Factors Affecting Pressure

  1. Area
    • Pressure is inversely proportional to the area over which a force is distributed. Smaller areas under a constant force will experience higher pressure. This is why sharp knives cut better than dull ones; the force is concentrated over a smaller surface area, increasing the pressure.
  2. Force
    • The amount of force applied directly affects the pressure. More force on a given area results in higher pressure. This relationship is straightforward and is the basis for hydraulic systems, where pressure is used to multiply force.
  3. Fluid Depth
    • In fluids, pressure increases with depth due to the weight of the fluid above. This is why the pressure at the bottom of a filled container is greater than at the top. Hydrostatic pressure, which depends on the density of the fluid and the acceleration due to gravity, also plays a role here.
  4. Temperature
    • In scenarios involving gases, temperature can significantly affect pressure. According to the ideal gas law, at a constant volume, an increase in temperature will increase the pressure. This is because higher temperatures increase the kinetic energy of the molecules, which in turn increases the frequency and force of collisions against container walls.
  5. Fluid Density
    • The density of a fluid has a direct effect on pressure, especially in fluid columns and in the context of buoyancy. Heavier fluids exert more pressure at a given depth compared to lighter fluids due to greater mass in the same volume.
  6. Altitude or Elevation
    • Atmospheric pressure decreases with an increase in altitude. Higher altitudes have less air above a given area, thus exerting less pressure. This is noticeable in activities such as hiking or flying, where reduced air pressure can affect breathing and the boiling point of liquids.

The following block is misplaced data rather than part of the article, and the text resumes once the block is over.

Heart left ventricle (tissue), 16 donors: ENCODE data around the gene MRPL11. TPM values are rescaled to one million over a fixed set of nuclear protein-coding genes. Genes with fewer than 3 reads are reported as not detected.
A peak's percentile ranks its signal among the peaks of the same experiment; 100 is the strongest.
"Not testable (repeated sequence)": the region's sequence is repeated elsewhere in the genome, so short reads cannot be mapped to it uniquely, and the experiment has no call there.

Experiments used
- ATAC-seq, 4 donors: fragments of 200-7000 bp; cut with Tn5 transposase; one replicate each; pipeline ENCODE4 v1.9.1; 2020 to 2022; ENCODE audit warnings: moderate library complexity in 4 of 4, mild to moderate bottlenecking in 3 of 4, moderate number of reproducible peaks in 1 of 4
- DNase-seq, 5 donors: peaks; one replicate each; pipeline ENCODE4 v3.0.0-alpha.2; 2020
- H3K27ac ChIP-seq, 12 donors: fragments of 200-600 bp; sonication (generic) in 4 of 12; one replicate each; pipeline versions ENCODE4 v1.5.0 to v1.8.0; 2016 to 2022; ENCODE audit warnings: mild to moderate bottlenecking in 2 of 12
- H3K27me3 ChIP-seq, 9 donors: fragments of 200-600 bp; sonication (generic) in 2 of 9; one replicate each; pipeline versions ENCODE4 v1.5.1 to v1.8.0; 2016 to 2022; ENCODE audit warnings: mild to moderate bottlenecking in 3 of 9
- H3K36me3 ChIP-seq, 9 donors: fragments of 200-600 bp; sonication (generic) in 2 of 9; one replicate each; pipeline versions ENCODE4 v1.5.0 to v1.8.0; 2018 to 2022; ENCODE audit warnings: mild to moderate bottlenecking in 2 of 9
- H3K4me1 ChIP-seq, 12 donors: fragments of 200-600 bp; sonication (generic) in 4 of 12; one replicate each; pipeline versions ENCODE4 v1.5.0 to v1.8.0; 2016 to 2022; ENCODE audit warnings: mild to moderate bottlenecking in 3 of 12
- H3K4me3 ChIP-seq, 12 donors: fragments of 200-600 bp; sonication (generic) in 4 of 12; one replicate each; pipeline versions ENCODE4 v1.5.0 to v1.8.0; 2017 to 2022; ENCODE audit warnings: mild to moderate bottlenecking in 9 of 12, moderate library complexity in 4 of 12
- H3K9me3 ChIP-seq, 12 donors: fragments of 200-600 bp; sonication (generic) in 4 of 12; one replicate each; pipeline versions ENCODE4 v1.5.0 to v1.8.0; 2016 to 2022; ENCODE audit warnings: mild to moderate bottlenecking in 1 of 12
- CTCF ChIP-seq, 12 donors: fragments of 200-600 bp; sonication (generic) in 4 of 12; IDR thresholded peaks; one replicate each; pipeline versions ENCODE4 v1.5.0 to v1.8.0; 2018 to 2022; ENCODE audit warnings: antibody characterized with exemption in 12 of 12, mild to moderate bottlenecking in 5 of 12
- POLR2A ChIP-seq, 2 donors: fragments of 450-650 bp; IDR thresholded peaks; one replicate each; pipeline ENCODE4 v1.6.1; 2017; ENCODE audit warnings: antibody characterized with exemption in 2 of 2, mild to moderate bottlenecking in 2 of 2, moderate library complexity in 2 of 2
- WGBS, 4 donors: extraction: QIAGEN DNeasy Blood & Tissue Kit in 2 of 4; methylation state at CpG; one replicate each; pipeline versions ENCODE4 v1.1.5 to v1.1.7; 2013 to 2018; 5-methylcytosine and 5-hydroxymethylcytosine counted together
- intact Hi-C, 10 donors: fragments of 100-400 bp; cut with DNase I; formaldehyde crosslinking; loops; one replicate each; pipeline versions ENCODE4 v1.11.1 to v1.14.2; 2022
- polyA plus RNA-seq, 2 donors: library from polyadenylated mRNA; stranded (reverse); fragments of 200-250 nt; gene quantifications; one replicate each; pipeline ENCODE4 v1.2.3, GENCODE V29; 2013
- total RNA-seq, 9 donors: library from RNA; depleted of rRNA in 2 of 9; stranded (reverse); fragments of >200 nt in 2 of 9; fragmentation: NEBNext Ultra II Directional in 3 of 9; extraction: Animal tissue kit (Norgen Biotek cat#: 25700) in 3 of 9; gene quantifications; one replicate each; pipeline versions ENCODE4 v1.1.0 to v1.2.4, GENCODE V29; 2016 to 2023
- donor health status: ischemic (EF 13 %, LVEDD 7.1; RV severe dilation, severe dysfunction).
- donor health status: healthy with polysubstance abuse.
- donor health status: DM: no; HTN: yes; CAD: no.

7. State of the Fluid
    • The state of the fluid (whether it’s a liquid or a gas) affects how it responds to changes in pressure. Gases are compressible, meaning their pressure changes significantly with volume changes. Liquids, however, are nearly incompressible, and their pressure is more influenced by changes in depth or external forces.

What’s the difference between absolute pressure and gauge pressure?

AspectAbsolute PressureGauge Pressure
DefinitionThe total pressure exerted by a fluid, including atmospheric pressure.The pressure of a fluid relative to the ambient atmospheric pressure.
Reference PointMeasured relative to a perfect vacuum (zero reference point).Measured relative to the local atmospheric pressure.
IndicationAlways positive, as it measures the total pressure including the atmospheric component.Can be positive or negative; negative gauge pressure indicates a vacuum compared to the ambient.
MeasurementIncludes the atmospheric pressure plus the pressure exerted by the fluid.Excludes atmospheric pressure; it is the difference between the absolute pressure and the atmospheric pressure.
Typical UseUsed when it is important to have a true measurement of pressure, such as in scientific research and in conditions where vacuums are measured.Common in everyday applications, such as tire pressure, HVAC systems, and blood pressure measurements.
UnitOften still measured in pascals (Pa), bars, or psi.Also measured in pascals (Pa), bars, or psi, but referenced as gauge (e.g., psi gauge).


What is pressure in physics units?

Pressure in physics is measured in pascals (Pa), where one pascal equals one newton per square meter (N/m²). Other units include atmospheres and psi.

How is pressure measured in physics?

Pressure is measured using devices like barometers, manometers, and pressure sensors, which indicate pressure by measuring the force exerted over a known area.

How does pressure relate to force?

Pressure is the result of force distributed over an area. It increases as the force increases or as the area over which the force is applied decreases.

What force creates pressure?

Any force exerted over an area creates pressure. This can be due to gravity, mechanical forces, or fluid dynamics in gases and liquids.

Why is pressure important in physics?

Pressure is crucial for understanding fluid dynamics, weather patterns, engineering applications, and many physical phenomena like buoyancy and the behavior of gases.